Quality of Life Comparison

COMPARED TO

If you lived in Latvia instead of Canada, you would:

Health

be 19.7% less likely to be obese


In Canada, 29.4% of adults are obese as of 2016. In Latvia, that number is 23.6% of people as of 2016.

live 8.0 years less


In Canada, the average life expectancy is 83 years (81 years for men, 86 years for women) as of 2020. In Latvia, that number is 75 years (71 years for men, 80 years for women) as of 2020.

Economy

pay a 30.3% lower top tax rate


Canada has a top tax rate of 33.0% as of 2016. In Latvia, the top tax rate is 23.0% as of 2016.

make 42.8% less money


Canada has a GDP per capita of $48,400 as of 2017, while in Latvia, the GDP per capita is $27,700 as of 2017.

be 38.1% more likely to be unemployed


In Canada, 6.3% of adults are unemployed as of 2017. In Latvia, that number is 8.7% as of 2017.

be 2.7 times more likely to live below the poverty line


In Canada, 9.4% live below the poverty line as of 2008. In Latvia, however, that number is 25.5% as of 2015.

Life

be 90.0% more likely to die during childbirth


In Canada, approximately 10.0 women per 100,000 births die during labor as of 2017. In Latvia, 19.0 women do as of 2017.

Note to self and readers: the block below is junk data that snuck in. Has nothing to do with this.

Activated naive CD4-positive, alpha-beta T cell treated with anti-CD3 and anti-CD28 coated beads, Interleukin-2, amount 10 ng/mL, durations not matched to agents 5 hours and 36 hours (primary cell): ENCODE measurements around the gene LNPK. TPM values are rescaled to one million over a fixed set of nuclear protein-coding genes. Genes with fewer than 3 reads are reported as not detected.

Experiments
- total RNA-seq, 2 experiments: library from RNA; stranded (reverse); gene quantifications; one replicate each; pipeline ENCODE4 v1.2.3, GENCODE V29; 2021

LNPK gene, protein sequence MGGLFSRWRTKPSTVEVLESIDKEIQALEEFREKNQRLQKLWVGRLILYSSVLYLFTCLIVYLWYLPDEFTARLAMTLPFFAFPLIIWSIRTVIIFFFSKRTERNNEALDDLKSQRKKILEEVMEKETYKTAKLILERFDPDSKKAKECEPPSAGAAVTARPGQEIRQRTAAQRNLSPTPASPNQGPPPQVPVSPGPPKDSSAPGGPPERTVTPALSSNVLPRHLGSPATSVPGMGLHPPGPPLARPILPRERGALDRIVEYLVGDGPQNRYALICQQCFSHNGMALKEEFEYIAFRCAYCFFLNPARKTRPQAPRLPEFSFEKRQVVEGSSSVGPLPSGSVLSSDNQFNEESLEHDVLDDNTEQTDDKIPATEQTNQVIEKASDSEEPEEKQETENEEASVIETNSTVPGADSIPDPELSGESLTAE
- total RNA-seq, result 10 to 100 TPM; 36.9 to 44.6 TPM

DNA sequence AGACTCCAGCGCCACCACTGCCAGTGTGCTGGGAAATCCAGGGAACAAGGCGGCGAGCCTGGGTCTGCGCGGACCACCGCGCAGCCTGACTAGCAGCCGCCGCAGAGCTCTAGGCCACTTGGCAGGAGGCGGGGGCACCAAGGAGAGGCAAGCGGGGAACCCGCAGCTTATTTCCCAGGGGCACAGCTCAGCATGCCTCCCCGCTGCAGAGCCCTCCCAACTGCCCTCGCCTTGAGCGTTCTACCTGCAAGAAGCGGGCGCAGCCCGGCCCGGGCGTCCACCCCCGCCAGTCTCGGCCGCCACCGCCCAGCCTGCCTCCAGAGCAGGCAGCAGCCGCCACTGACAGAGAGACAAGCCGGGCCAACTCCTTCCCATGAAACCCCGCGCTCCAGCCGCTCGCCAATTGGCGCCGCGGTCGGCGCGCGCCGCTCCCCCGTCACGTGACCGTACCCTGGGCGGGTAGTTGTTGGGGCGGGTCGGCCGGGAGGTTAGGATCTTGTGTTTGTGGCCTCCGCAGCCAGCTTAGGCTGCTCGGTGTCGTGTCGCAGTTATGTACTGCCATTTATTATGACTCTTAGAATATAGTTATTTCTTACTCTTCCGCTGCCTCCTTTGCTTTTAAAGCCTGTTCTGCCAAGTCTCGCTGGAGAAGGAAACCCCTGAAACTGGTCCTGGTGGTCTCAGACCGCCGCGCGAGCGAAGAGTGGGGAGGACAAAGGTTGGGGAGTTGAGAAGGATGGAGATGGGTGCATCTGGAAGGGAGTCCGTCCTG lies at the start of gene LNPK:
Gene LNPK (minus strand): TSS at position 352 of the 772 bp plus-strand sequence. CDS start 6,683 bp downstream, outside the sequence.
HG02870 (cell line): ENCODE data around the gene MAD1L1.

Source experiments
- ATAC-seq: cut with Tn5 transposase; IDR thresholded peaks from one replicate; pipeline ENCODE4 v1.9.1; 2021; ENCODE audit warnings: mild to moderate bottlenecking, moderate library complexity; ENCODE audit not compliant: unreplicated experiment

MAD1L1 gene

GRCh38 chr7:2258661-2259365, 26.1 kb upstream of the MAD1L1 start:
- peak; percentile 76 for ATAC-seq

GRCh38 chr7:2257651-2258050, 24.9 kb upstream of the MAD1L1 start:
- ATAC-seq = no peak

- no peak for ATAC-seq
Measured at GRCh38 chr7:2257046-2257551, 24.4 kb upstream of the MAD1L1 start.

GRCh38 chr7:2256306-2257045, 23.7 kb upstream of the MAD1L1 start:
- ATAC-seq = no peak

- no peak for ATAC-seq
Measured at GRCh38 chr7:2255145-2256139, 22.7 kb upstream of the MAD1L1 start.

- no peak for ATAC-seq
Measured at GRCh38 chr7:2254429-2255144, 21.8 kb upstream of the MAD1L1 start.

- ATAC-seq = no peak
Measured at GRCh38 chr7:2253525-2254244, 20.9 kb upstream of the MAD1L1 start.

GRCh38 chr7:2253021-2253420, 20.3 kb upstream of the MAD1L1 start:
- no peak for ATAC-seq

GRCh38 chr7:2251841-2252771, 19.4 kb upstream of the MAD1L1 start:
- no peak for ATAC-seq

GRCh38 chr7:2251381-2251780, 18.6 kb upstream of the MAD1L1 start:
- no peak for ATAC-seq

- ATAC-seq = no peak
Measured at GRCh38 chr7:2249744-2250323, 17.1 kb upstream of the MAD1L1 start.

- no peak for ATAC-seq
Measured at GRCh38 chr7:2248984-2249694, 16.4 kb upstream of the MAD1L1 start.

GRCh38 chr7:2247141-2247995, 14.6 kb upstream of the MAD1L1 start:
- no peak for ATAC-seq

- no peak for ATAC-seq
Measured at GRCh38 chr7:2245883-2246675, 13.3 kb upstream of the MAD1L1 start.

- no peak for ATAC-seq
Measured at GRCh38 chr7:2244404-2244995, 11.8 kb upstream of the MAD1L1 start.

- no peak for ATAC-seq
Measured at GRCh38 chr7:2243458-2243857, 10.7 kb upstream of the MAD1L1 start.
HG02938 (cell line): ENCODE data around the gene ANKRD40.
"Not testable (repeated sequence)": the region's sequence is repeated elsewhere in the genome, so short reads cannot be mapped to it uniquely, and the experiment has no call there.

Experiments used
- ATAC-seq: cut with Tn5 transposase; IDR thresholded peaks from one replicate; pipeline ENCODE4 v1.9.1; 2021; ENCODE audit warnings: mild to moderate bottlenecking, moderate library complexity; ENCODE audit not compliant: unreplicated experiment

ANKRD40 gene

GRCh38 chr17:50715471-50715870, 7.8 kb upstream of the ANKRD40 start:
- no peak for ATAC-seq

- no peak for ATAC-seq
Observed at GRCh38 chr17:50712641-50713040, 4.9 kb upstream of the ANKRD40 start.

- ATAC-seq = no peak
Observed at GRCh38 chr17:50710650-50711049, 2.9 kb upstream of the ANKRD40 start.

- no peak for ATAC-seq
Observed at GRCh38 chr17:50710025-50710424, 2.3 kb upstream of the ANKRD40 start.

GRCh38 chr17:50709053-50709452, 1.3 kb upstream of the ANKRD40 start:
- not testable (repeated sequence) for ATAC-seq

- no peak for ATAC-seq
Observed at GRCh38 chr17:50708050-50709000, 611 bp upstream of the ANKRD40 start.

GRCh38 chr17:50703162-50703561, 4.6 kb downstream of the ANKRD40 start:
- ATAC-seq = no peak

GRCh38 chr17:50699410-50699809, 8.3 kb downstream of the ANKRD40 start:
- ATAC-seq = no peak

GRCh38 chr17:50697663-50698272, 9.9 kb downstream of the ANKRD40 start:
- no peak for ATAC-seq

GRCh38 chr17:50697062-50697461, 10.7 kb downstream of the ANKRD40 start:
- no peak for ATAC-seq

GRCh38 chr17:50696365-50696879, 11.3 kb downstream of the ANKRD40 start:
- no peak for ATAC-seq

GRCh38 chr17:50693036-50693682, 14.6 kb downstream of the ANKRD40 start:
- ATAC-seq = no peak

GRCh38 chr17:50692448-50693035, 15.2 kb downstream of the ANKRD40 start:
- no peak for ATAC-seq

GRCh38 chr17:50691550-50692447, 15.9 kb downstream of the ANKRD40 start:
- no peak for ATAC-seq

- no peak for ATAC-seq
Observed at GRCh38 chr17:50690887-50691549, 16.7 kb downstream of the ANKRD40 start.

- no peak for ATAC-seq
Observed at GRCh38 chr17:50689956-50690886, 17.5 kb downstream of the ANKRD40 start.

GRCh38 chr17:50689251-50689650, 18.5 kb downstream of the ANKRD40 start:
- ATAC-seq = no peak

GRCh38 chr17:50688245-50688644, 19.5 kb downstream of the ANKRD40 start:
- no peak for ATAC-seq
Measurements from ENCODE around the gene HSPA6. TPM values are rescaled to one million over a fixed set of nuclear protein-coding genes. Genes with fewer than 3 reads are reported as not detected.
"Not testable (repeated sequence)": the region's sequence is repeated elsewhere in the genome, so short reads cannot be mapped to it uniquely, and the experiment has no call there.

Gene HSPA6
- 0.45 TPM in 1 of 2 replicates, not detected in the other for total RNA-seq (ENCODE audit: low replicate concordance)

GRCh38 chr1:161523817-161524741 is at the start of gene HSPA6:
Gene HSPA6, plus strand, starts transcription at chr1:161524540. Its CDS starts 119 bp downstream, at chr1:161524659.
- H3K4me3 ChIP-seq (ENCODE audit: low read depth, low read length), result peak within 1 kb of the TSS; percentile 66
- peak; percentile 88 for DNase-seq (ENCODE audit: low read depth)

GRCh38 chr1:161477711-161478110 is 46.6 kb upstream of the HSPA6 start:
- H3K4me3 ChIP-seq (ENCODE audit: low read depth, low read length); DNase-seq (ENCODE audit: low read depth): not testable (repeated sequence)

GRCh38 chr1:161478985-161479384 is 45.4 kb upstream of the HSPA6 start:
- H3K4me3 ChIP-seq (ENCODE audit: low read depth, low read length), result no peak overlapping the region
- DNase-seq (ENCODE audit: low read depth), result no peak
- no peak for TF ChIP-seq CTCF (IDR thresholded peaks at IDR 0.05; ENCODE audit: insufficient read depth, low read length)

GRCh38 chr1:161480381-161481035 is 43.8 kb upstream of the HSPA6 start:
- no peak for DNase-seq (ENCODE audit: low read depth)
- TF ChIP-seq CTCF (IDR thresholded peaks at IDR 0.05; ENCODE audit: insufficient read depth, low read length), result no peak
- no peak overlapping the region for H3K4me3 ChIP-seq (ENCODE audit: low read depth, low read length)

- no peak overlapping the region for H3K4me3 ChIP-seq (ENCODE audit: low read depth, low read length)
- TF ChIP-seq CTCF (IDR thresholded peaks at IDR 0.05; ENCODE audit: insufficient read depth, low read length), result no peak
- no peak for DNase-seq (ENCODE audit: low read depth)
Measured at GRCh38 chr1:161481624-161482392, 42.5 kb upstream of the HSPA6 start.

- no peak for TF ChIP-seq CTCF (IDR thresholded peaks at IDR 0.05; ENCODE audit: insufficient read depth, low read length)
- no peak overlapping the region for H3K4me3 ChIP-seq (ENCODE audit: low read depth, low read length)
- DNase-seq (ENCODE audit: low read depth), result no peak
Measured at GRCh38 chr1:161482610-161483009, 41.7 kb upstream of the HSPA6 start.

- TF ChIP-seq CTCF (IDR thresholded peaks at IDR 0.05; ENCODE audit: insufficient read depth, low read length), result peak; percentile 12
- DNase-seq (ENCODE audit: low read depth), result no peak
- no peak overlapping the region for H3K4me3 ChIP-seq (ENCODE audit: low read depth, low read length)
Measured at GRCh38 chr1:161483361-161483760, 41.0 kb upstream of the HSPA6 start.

be 16.3% more likely to die during infancy


In Canada, approximately 4.3 children die before they reach the age of one as of 2020. In Latvia, on the other hand, 5.0 children do as of 2020.

Geography

see 99.8% less coastline


Canada has a total of 202,080 km of coastline. In Latvia, that number is 498 km.

Latvia: At a glance

Latvia is a sovereign country in Europe, with a total land area of approximately 62,249 sq km. The name "Latvia" originates from the ancient Latgalians, one of four eastern Baltic tribes that formed the ethnic core of the Latvian people (ca. 8th-12th centuries A.D.). The region subsequently came under the control of Germans, Poles, Swedes, and finally, Russians. A Latvian republic emerged following World War I, but it was annexed by the USSR in 1940 - an action never recognized by the US and many other countries. Latvia reestablished its independence in 1991 following the breakup of the Soviet Union. Although the last Russian troops left in 1994, the status of the Russian minority (some 28% of the population) remains of concern to Moscow. Latvia acceded to both NATO and the EU in the spring of 2004; it joined the eurozone in 2014.

How big is Latvia compared to Canada? See an in-depth size comparison.


The statistics on this page were calculated using the following data sources: State Revenue Service, Latvia, The World Factbook, Canada Revenue Agency.

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